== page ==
that a more sophisticated approach (based on nonlinear specifications) rescues the relevance of volatility in determining future carry trade profitability. The first analysis relies on a novel panel local projection approach whereas the second is predicated on an out-of-sample predictive ability evaluation exercise based on investment loss functions rather than the more traditional statistical loss functions.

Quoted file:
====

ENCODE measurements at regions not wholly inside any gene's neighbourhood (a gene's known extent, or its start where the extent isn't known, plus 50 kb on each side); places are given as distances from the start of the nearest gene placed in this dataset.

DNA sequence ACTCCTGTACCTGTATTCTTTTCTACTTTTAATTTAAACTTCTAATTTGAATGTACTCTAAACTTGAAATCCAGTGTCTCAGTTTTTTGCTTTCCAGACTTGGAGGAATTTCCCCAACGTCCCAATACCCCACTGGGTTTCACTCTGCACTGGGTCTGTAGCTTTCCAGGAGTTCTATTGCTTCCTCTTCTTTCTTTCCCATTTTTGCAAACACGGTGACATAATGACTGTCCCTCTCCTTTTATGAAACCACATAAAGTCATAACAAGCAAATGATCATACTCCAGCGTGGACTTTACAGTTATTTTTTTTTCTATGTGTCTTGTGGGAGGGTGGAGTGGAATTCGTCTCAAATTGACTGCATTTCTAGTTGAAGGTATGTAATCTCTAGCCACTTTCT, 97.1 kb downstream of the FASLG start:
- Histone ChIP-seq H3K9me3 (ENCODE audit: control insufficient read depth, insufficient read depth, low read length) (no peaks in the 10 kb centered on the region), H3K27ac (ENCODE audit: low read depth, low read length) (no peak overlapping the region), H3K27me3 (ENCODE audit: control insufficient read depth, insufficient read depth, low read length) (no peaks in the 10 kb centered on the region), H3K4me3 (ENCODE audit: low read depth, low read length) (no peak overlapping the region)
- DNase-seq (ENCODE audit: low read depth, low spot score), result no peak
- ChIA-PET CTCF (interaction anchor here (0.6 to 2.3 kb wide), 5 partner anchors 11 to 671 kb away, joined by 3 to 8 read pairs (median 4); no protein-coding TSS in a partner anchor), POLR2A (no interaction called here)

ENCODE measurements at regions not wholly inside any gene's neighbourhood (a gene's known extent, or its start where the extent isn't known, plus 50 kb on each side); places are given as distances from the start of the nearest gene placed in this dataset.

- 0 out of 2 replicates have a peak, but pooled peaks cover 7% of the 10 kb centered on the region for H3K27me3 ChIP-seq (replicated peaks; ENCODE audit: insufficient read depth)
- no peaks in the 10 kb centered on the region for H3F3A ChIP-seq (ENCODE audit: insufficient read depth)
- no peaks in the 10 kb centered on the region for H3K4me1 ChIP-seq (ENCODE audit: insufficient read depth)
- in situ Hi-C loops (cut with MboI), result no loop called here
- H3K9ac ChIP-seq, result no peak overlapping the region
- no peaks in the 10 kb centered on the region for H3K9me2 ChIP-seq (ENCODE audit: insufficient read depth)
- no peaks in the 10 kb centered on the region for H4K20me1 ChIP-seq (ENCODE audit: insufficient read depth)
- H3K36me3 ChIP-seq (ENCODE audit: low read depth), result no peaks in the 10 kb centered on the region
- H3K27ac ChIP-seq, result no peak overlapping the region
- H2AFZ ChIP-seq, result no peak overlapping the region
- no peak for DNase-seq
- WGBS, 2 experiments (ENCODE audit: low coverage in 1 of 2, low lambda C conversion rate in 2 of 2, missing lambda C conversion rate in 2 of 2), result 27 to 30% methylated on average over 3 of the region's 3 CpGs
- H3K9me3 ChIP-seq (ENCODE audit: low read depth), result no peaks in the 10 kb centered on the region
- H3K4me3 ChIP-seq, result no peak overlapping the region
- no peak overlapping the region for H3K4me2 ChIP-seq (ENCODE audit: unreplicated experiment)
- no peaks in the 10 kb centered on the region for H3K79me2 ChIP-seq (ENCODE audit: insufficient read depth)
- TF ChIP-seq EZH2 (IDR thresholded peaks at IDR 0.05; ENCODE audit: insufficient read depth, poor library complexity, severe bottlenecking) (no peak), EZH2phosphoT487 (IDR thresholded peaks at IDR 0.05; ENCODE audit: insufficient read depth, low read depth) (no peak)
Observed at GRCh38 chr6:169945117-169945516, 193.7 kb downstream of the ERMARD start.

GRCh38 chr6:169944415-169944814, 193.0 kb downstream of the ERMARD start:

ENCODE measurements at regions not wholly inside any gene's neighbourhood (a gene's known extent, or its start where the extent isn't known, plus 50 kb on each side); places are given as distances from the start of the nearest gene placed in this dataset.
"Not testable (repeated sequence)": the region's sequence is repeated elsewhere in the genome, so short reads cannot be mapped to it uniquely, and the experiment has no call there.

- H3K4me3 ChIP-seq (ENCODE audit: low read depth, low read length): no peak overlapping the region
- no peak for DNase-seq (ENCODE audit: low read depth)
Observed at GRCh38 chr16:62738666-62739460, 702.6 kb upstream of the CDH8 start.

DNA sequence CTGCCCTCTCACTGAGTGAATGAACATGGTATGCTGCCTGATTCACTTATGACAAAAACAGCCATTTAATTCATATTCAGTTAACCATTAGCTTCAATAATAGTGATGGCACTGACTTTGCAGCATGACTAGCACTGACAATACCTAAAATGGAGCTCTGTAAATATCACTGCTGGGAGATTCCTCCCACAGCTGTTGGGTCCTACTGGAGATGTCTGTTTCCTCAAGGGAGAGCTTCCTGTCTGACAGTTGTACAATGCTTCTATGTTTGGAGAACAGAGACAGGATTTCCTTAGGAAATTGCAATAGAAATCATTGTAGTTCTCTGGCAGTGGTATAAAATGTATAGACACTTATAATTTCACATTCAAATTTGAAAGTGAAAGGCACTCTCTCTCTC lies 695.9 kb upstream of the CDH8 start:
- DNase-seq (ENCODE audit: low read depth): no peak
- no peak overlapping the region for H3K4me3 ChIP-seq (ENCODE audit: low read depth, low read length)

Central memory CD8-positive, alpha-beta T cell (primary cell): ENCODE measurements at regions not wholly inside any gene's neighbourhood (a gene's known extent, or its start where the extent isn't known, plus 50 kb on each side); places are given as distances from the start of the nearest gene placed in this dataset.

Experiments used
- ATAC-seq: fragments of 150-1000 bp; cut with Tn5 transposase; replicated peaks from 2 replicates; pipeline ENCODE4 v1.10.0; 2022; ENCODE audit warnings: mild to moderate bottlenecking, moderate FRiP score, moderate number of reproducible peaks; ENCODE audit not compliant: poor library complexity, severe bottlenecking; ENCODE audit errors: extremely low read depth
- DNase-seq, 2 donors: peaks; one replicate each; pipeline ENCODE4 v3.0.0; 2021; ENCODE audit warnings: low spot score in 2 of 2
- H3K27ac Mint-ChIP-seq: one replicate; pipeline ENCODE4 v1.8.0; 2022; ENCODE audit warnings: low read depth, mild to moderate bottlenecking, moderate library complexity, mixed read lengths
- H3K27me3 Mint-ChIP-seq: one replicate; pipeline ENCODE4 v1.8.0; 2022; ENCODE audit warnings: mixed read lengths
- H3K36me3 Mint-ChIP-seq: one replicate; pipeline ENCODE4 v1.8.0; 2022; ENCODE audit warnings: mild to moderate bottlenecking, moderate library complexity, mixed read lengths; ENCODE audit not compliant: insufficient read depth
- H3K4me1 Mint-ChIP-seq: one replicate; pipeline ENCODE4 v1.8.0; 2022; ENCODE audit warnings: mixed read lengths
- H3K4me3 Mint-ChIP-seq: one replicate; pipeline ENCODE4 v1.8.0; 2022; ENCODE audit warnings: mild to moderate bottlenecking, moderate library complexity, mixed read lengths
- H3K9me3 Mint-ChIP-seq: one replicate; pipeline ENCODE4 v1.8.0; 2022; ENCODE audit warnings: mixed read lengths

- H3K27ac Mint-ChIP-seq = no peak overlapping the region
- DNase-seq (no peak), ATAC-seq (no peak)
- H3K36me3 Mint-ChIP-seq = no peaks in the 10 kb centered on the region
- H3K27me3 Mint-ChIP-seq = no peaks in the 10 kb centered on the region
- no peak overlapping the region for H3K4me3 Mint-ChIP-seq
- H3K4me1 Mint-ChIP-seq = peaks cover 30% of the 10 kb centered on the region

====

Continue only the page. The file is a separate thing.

Nonlinearity in volatility turns out to be a very important factor in our analysis. We find that within a band of “tranquility” (defined by the level of foreign exchange volatility), exchange rates behave like a random walk although persistent carry trade profits can still be had owing to the limited variation in the currency. Outside of this band, reversion of exchange rates to their long-run fundamental equilibrium levels can cause dramatic carry trade wipe-outs that to some extent can be moderated by trading in the direction of purchasing power parity. Thus a piece of the puzzle is put together but surely the question of how central banks in small open economies oriented towards exporting should conduct optimal monetary policy deserves further research that accounts for the financial factors that we have highlighted in this paper.